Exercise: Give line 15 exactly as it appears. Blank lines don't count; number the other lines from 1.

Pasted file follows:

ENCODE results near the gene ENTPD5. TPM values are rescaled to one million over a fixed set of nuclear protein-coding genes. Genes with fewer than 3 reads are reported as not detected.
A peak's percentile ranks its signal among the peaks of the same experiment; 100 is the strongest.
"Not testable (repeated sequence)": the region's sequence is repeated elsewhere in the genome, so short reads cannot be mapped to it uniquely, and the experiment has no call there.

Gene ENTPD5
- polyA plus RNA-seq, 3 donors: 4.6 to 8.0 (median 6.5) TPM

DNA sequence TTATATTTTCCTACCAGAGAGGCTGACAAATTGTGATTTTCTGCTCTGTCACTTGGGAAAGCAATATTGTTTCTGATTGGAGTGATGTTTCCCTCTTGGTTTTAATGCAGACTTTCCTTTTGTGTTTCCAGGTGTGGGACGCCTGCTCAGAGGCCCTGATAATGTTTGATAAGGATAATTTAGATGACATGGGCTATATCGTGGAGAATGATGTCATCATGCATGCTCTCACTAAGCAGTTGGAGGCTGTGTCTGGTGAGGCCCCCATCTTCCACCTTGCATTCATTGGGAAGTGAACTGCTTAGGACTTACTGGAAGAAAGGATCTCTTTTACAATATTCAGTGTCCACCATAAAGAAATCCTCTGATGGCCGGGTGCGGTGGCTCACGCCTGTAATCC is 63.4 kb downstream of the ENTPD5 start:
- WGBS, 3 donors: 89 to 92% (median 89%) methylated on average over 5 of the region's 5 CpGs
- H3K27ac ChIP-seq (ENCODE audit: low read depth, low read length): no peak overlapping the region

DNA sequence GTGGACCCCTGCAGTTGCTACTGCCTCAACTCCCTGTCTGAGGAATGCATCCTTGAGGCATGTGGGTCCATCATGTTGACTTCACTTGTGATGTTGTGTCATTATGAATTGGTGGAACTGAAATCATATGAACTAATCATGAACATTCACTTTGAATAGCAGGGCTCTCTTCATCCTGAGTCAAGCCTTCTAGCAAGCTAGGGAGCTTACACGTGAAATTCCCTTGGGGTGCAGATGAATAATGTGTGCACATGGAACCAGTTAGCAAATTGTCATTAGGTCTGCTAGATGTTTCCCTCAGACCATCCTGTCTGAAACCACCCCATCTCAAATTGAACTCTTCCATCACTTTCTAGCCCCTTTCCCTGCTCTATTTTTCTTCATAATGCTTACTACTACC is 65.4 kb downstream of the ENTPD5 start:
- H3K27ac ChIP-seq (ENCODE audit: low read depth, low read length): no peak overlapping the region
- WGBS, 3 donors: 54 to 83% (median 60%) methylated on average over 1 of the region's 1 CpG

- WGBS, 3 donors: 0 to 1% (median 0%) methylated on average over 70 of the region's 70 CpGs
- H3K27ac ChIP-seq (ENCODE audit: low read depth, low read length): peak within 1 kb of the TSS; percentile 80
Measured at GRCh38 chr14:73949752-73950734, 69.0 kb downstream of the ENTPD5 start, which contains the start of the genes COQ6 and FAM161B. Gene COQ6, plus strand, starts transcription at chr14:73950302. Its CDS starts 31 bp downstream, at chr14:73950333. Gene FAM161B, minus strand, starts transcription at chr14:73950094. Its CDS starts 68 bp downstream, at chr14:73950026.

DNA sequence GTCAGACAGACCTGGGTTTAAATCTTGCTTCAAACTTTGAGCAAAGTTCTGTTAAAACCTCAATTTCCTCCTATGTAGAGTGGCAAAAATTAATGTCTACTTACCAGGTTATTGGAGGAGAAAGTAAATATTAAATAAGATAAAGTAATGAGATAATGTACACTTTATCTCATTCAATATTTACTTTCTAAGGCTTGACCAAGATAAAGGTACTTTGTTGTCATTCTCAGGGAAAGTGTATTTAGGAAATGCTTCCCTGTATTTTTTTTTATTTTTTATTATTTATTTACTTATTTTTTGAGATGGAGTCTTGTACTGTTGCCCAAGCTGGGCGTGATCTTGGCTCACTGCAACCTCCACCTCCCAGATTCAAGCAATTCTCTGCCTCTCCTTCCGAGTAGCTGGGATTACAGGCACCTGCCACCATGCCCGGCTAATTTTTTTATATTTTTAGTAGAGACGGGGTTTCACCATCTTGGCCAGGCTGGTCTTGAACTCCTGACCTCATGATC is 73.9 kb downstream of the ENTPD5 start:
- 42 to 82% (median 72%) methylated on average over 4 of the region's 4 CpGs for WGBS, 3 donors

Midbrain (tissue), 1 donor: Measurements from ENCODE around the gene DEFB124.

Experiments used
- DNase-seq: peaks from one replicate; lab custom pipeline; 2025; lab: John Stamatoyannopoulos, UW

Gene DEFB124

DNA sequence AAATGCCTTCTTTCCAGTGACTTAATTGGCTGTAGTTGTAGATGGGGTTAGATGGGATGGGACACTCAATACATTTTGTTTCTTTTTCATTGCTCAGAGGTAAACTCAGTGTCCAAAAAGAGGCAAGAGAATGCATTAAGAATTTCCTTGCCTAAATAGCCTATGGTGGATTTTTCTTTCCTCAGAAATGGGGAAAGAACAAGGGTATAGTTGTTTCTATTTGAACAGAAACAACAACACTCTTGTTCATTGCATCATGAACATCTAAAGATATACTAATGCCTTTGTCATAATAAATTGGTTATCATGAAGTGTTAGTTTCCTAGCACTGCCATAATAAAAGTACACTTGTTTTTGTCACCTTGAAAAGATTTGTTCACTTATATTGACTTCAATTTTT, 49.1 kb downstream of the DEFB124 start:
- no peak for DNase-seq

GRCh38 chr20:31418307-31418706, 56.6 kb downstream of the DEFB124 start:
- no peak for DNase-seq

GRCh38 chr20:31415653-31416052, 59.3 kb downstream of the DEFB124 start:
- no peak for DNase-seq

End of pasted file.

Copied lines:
DNA sequence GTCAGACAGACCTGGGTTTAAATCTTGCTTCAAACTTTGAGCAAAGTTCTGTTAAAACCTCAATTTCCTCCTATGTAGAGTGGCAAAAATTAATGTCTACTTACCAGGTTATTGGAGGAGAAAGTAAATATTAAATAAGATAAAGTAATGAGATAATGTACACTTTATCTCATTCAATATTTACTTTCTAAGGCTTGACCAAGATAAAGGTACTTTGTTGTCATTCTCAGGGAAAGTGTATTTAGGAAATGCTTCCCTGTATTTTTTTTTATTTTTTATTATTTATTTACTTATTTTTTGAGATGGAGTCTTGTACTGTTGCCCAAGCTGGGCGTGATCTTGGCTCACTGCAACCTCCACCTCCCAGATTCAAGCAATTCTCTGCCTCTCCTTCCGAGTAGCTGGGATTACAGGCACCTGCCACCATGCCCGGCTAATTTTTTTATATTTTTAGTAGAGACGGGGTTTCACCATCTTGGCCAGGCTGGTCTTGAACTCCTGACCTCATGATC is 73.9 kb downstream of the ENTPD5 start: